The Bainbridge is a guided-missile destroyer carrying Tomahawk cruise missiles, torpedoes and two MH-60 Knighthawk helicopters armed with Hellfire missiles.
It was not clear what the military crews would do when they got to the scene. Options could include negotiation, backed by force.
It was the sixth vessel seized within a week, a rise that analysts attribute to a new strategy by Somali pirates operating far from the warships patrolling the busiest shipping lanes in the Gulf of Aden. Cmdr. Jane Campbell, a spokeswoman for the U.S. Navy's Bahrain-based 5th Fleet, said that it was the first pirate attack "involving U.S. nationals and a U.S.-flagged vessel in recent memory." She did not give an exact timeframe.
The ship was carrying emergency food relief to Mombasa, Kenya, when it was hijacked, the Copenhagen-based container shipping group A.P. Moller-Maersk said.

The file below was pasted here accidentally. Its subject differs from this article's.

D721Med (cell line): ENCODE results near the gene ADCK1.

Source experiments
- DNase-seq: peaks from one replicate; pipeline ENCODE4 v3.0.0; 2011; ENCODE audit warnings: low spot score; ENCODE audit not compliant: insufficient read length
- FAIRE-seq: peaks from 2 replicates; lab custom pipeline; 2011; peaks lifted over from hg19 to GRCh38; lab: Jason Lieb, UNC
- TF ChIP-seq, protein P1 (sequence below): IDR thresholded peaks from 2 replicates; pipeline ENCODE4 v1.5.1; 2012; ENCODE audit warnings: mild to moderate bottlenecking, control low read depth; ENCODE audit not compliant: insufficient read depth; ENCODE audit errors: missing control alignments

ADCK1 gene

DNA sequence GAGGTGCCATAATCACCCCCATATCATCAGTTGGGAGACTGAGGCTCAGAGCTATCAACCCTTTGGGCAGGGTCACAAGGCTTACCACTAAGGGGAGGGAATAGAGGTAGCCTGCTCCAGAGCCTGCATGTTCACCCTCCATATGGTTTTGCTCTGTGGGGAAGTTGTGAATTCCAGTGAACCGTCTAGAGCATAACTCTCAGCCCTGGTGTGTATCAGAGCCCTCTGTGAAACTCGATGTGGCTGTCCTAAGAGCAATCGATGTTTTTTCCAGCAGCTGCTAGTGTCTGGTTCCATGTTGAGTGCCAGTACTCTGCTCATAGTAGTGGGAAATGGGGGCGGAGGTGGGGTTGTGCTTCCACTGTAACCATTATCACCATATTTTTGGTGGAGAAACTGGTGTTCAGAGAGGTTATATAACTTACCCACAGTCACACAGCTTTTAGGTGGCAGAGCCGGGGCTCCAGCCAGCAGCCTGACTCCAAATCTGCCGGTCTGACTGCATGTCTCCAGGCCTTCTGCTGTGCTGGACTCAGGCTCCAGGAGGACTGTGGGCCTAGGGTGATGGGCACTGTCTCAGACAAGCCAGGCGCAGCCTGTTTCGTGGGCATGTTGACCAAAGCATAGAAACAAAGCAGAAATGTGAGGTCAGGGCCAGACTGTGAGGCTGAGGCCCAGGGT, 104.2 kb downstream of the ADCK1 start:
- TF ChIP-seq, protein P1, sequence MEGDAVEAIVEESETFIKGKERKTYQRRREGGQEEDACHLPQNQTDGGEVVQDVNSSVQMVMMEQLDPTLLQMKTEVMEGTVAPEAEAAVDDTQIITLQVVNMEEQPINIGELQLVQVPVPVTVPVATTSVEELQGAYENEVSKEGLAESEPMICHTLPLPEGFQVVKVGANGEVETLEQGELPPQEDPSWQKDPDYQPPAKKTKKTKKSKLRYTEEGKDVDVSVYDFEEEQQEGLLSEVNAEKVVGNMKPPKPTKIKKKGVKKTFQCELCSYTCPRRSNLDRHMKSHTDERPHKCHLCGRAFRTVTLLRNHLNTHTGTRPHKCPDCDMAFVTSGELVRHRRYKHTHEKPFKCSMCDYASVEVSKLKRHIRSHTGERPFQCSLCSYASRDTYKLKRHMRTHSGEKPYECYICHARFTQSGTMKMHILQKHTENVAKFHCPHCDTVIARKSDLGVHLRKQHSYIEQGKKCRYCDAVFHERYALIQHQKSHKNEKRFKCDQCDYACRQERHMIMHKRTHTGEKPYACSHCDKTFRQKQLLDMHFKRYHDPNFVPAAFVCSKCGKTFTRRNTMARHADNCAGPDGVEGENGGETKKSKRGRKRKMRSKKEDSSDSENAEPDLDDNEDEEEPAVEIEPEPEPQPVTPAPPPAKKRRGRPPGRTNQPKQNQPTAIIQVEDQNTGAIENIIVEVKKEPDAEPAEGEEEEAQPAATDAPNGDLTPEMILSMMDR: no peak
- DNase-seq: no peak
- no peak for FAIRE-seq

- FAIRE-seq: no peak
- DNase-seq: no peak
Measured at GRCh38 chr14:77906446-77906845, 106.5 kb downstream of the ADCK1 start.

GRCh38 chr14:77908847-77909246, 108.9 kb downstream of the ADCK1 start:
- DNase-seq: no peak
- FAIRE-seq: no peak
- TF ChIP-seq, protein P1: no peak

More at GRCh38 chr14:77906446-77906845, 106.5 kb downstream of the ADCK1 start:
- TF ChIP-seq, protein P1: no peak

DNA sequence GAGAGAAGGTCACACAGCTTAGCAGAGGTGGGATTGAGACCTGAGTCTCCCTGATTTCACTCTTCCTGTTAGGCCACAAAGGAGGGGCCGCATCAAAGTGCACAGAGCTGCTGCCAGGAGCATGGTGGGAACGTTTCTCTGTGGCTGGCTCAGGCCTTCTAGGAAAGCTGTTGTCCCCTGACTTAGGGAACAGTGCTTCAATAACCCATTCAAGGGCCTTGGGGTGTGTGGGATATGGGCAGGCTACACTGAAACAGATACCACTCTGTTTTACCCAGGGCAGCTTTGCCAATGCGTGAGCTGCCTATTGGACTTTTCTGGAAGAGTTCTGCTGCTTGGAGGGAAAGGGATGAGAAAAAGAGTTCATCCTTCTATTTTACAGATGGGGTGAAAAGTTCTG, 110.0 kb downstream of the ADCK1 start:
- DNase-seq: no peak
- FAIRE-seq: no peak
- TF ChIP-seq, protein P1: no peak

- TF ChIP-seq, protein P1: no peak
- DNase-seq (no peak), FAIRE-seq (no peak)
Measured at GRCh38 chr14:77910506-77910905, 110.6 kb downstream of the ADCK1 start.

The vessel's manifest showed it was carrying 401 containers of food aid from USAID, Serving God Ministries, the World Food Program and Catholic Relief, said John F. Reinhart, president and CEO of Maersk Line Ltd
Merchant crews aren't supposed to fight pirates, short of using high-pressure hoses to try to stop them from climbing aboard, Reinhart said.
"They (the crews) don't have any weapons, so it would be inappropriate for them to try to be heroes. We'd like them to come home safely," he told a news conference.
Capt. Joseph Murphy, a professor at the Massachusetts Maritime Academy, said his son was a 2001 graduate who recently talked to a class about the dangers of piracy.
The younger Murphy wrote on his Facebook profile that he worked in waters between Oman and Kenya "infested with pirates that highjack (sic) ships daily,"